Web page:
Mike gets out of the Suburban, looks at the ball of twine, looks at me and says, “that’s it, Dad?” I didn’t know whether to laugh or cry. Had I just snookered my son into spending a day with me because I didn’t want to be alone and now he’ll have lifetime trust issues? I hoped that wouldn’t be the case and began looking up close at the display, talking about how much work it took to make it for so long, how dedicated the guy who built it must be, how they moved it, what it probably smelled like in that little enclosure and he says, “I bet it would be cool if you lit it on fire!” Only an eight year old boy comes up with that sort of a response to seeing such an amazing example of blind human persistence.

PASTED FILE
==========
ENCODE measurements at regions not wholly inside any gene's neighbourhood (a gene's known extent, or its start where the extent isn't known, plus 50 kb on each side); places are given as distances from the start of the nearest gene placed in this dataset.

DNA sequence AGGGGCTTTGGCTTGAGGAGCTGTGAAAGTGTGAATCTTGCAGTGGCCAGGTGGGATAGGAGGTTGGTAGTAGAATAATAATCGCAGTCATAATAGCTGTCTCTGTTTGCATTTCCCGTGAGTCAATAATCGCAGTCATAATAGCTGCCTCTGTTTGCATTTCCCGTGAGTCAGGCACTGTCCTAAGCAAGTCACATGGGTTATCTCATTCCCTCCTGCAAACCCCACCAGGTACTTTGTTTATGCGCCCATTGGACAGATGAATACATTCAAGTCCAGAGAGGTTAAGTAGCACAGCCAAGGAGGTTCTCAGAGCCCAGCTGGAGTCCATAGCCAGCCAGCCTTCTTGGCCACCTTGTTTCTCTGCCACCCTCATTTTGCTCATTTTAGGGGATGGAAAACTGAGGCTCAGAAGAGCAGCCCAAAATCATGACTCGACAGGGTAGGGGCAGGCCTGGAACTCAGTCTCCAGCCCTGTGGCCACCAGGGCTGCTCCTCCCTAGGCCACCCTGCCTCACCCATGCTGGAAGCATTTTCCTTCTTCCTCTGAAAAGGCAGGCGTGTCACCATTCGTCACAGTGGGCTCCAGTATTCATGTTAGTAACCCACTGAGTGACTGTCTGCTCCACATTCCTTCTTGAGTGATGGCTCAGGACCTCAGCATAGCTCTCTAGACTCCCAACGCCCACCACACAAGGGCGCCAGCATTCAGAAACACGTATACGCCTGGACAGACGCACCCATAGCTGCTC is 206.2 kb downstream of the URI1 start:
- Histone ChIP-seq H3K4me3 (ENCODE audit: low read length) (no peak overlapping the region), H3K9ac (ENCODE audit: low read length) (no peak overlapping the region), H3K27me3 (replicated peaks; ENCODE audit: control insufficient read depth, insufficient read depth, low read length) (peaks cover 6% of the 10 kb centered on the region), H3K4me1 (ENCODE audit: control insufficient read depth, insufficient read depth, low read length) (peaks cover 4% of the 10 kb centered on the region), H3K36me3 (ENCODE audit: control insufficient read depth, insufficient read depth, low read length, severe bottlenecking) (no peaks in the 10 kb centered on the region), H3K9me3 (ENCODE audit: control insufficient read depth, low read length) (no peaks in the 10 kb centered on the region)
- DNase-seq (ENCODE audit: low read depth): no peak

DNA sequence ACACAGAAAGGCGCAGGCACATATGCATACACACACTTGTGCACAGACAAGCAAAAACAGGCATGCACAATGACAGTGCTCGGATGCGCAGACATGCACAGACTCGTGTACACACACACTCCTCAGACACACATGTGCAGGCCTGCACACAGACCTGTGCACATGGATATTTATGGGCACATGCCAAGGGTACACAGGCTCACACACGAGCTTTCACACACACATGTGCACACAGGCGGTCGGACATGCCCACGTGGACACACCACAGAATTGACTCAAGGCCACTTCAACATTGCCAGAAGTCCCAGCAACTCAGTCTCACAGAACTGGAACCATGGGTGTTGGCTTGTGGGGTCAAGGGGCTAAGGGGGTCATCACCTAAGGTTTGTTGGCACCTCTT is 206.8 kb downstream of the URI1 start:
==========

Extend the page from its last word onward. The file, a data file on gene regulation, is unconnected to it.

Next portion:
In the end, Mike was happy when we stopped at the Dairy Queen to get raspberry malts. I’m not sure that he was very excited about the “attraction,” but we had a fun day together, we still talk about it today and I am grateful that he came along with me.
In my life, I’ve had lots of great examples for being of service. I mention three people in this story from whom I have learned a lot about being of service to others, Dick LeClaire, Curt Wischmeier and Mike Gaslin. I am grateful that all of three of them are still a big part of my life.
Lovely story Joel!